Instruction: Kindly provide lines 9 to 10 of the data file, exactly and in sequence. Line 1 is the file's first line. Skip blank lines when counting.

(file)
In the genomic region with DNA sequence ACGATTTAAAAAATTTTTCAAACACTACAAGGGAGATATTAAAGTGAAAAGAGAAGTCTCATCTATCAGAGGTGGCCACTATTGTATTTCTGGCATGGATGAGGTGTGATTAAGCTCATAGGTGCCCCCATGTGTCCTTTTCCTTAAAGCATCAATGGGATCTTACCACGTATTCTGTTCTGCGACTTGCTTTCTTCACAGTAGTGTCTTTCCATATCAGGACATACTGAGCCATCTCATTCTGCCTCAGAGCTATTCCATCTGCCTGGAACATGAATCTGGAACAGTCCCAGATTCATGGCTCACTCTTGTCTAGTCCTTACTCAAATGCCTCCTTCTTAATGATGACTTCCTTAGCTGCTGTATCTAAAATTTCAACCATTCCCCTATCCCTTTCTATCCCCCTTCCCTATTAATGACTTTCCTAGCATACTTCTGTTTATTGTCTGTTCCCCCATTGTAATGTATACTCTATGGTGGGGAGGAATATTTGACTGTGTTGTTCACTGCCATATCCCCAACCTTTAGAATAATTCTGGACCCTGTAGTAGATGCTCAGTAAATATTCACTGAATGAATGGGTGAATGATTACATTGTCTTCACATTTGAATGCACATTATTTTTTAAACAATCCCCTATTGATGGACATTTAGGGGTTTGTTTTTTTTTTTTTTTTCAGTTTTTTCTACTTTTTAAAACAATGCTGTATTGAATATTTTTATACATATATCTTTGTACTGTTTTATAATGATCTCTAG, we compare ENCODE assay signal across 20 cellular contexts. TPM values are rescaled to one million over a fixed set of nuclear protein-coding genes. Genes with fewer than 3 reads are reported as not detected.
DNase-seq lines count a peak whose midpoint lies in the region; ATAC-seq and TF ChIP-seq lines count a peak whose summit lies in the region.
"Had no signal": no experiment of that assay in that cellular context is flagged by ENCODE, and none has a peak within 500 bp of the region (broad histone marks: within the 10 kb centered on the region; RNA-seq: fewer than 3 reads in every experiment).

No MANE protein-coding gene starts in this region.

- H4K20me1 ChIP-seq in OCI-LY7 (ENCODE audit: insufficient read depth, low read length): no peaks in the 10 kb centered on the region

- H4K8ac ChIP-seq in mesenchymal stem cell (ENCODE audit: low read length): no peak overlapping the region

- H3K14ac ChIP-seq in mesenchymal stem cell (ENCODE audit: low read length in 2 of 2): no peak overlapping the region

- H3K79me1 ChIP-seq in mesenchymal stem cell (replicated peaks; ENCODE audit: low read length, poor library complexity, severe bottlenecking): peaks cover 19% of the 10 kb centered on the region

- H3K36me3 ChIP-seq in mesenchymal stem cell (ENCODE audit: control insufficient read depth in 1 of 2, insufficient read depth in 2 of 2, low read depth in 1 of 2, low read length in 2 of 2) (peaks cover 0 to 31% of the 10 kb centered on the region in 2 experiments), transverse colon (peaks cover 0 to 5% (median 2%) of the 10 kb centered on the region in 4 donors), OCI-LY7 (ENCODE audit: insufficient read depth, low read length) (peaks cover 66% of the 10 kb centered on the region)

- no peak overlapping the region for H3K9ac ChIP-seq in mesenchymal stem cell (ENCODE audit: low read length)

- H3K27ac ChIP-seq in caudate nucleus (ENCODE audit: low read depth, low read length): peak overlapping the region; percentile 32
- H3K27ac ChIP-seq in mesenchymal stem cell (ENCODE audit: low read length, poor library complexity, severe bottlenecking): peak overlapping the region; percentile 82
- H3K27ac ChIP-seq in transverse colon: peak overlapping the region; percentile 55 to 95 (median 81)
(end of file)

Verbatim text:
- H3K36me3 ChIP-seq in mesenchymal stem cell (ENCODE audit: control insufficient read depth in 1 of 2, insufficient read depth in 2 of 2, low read depth in 1 of 2, low read length in 2 of 2) (peaks cover 0 to 31% of the 10 kb centered on the region in 2 experiments), transverse colon (peaks cover 0 to 5% (median 2%) of the 10 kb centered on the region in 4 donors), OCI-LY7 (ENCODE audit: insufficient read depth, low read length) (peaks cover 66% of the 10 kb centered on the region)

- no peak overlapping the region for H3K9ac ChIP-seq in mesenchymal stem cell (ENCODE audit: low read length)